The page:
More Moore – Nanoscience for Information Technology


Date Thursday August 4th 2005
Time 4:00-5:00pm
Venue George E. Pake Auditorium

PARC Forum

For almost 40 years Moore’s Law, the doubling of the number of transistors on a single chip every 18 to 24 months, has driven the semiconductor and information technology. Is the end in sight or will there be more of Moore’s Law? Scientists in the Research Laboratories of IBM and elsewhere are trying to push Moore’s Law to the ultimate limit, i.e. atomic and molecular levels. What is the current status of this research and are there potential alternatives?


Dr. Hans J. Coufal is currently Manager of Device and Systems Innovation and of the Science and Technology Strategy in the IBM Research Division and the founding director of the Nanoelectronics Research Corporation.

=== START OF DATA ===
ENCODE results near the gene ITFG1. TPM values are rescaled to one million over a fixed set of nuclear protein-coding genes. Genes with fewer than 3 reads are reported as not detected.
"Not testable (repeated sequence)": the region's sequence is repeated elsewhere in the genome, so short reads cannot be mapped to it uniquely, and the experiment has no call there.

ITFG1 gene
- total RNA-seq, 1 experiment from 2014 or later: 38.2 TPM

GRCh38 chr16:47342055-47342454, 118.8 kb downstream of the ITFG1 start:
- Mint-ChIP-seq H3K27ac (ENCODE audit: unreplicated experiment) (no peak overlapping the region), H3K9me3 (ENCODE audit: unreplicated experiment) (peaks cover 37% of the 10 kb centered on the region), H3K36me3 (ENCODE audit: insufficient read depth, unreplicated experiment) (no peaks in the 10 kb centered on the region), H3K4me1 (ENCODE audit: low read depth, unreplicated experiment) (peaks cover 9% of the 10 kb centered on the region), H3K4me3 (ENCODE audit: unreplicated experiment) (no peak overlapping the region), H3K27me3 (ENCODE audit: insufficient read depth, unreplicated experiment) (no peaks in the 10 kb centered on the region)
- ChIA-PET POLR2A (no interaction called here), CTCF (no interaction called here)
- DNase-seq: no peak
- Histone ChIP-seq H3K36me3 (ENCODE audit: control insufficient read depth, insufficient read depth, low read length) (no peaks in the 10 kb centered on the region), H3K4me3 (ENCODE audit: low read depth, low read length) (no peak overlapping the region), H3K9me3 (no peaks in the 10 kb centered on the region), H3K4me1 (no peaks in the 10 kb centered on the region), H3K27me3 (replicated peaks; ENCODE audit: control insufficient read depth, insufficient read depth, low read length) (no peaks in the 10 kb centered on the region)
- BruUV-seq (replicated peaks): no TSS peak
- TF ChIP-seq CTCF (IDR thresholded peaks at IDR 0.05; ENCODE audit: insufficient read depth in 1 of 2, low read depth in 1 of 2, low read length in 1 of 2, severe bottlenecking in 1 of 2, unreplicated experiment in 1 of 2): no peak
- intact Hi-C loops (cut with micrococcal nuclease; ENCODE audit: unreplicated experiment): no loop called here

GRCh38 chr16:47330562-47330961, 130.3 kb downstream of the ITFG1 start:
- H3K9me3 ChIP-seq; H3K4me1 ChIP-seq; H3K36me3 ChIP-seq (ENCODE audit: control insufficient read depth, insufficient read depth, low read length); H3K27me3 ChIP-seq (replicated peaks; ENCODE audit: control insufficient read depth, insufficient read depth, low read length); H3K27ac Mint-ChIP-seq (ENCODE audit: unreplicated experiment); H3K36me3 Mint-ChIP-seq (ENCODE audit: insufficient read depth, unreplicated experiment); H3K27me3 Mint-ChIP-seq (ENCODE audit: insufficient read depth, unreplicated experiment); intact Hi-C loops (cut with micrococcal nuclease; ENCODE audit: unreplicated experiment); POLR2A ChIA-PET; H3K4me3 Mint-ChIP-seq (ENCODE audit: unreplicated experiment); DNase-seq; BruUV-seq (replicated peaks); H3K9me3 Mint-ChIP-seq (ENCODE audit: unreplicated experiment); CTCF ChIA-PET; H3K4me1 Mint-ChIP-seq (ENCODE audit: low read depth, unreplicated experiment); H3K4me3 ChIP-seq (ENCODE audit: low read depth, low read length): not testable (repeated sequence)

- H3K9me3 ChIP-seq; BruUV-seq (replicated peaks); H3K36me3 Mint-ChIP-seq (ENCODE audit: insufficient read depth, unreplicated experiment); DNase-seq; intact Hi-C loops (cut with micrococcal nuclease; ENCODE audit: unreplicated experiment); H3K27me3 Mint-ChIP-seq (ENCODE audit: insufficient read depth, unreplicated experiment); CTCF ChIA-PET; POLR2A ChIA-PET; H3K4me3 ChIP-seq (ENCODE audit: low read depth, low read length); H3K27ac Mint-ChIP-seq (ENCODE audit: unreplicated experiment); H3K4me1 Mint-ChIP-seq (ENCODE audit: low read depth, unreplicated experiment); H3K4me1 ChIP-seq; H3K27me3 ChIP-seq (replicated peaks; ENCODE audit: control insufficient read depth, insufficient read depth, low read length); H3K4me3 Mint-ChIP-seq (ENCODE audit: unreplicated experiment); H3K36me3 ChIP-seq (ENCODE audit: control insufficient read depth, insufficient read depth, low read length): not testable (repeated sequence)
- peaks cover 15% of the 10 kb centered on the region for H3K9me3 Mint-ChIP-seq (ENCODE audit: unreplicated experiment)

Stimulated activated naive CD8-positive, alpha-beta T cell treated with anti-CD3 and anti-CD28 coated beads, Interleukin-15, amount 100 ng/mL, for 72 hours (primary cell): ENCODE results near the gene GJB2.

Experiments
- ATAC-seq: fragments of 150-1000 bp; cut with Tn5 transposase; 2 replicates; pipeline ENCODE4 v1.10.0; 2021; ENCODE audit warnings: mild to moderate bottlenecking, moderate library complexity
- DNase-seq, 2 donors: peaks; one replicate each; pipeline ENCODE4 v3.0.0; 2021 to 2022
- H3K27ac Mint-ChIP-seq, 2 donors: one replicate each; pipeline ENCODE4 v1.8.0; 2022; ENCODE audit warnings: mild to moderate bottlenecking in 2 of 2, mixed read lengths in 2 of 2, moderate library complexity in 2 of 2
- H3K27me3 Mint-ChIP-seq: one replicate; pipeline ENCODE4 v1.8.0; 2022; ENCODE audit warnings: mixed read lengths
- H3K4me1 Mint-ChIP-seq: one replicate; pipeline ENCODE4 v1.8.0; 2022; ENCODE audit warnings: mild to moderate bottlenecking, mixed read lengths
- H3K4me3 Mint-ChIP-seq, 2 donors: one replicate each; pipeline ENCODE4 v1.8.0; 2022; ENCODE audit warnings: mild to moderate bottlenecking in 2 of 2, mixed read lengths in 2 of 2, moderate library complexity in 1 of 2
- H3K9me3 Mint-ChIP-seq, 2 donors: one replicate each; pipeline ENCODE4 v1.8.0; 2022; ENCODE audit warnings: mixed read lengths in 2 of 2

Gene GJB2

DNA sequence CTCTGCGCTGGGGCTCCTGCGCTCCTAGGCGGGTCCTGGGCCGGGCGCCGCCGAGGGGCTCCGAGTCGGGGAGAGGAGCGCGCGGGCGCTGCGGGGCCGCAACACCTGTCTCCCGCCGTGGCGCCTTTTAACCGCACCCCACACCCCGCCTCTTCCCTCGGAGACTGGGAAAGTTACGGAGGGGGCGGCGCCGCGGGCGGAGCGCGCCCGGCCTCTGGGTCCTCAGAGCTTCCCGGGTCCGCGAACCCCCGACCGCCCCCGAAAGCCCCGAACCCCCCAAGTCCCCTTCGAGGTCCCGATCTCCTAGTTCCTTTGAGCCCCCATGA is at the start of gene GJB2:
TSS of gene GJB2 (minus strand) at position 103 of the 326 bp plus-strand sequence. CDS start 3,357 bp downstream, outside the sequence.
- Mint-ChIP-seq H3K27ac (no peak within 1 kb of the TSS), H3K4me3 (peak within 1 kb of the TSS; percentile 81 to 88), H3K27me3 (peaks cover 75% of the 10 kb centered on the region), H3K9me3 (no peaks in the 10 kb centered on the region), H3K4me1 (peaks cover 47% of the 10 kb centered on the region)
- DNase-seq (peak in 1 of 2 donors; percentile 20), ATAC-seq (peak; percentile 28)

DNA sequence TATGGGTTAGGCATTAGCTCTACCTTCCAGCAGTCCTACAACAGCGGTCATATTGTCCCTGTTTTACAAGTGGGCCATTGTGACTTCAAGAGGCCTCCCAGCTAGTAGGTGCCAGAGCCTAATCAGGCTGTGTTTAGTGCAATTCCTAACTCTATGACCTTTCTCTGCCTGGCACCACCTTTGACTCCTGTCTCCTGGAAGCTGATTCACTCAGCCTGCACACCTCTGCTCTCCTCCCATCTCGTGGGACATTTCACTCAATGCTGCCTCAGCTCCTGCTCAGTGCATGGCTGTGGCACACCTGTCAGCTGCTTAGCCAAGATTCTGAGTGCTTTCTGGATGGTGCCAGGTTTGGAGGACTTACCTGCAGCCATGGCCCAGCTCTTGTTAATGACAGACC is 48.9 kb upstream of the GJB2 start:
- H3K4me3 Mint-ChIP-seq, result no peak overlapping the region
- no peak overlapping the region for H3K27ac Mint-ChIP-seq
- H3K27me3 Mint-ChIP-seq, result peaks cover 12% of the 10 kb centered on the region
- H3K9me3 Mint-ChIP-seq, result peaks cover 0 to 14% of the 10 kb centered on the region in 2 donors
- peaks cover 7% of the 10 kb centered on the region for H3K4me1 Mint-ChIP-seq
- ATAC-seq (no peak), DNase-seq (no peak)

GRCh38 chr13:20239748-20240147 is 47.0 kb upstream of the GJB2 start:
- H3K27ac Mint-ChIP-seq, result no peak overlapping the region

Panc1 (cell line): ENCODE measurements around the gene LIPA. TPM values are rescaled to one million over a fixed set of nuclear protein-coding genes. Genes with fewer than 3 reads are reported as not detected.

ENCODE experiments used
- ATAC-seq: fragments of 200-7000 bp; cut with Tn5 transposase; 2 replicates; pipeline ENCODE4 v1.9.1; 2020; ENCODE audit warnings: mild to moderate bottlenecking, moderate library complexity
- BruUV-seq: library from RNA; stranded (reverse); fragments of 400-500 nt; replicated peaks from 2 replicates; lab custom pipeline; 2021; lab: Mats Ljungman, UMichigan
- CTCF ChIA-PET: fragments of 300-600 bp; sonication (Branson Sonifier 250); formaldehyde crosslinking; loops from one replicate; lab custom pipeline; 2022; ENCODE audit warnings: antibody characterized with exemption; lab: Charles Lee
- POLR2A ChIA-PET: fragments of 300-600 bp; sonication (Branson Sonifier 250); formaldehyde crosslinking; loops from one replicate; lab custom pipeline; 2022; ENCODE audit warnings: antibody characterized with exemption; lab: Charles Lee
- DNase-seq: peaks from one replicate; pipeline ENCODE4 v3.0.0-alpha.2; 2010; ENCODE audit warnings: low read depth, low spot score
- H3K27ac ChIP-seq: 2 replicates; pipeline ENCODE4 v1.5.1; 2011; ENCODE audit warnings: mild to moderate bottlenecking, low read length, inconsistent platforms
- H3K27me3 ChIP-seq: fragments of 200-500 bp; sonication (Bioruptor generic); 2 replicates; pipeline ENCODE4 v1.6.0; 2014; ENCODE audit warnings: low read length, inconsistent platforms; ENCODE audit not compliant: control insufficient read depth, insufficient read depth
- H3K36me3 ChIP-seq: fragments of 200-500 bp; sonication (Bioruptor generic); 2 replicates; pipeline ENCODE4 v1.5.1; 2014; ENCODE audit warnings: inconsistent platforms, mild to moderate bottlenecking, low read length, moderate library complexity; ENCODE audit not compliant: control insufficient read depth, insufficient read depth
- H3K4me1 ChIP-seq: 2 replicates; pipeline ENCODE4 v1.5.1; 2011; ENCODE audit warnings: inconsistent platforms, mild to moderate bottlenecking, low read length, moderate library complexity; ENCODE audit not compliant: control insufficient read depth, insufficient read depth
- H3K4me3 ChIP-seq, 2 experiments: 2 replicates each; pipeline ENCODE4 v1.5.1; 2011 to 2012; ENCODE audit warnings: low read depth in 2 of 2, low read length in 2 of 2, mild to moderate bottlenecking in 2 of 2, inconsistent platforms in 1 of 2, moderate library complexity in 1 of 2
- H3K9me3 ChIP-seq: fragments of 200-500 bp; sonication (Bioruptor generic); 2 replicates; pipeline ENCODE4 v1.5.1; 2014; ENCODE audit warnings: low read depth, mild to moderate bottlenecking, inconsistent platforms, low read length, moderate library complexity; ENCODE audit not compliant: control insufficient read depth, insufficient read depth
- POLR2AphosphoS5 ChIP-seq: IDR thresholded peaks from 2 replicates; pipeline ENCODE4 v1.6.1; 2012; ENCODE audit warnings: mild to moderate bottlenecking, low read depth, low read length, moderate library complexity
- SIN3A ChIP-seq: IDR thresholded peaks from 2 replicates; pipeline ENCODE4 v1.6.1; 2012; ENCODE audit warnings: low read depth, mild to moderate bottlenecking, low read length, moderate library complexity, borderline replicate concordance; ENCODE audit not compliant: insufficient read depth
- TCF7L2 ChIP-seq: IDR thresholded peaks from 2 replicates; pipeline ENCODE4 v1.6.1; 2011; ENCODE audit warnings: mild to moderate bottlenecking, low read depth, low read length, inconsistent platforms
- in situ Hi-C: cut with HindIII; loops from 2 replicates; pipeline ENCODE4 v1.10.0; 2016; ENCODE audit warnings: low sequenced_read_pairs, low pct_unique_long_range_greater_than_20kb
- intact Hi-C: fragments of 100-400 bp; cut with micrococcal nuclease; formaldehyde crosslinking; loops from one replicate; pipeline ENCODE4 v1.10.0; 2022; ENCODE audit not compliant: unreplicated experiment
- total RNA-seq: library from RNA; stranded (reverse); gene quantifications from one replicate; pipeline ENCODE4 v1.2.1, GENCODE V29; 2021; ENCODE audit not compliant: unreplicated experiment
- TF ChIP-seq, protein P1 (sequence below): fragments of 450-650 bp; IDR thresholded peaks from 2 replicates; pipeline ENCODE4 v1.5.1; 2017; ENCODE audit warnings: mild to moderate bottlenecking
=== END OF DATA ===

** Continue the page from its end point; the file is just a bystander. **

He earned his degrees in Applied Physics from the Technische Hochschule in Munich, Fed. Rep. of Germany. After serving as junior faculty at the same university and the Freie Universitaet in Berlin, he joined the staff at the IBM San Jose Research Laboratory, the precursor of the Almaden Research Center, in 1981. In addition to his own scientific work on thermal and acoustic transients and in the area of holographic data storage he has held several management positions; most recently he served as manager of Science and Technology at the Almaden Research Center. He has published more than 150 scientific publications, is editor of 9 books and holds 14 patents. He is a Fellow of the Optical Society of America, a Fellow of the American Physical Society of America and a Fellow of the International Union of Pure and Applied Physics, and is the recipient of the Bundesverdienstkreuz, the German counterpart of the Order of Merit.

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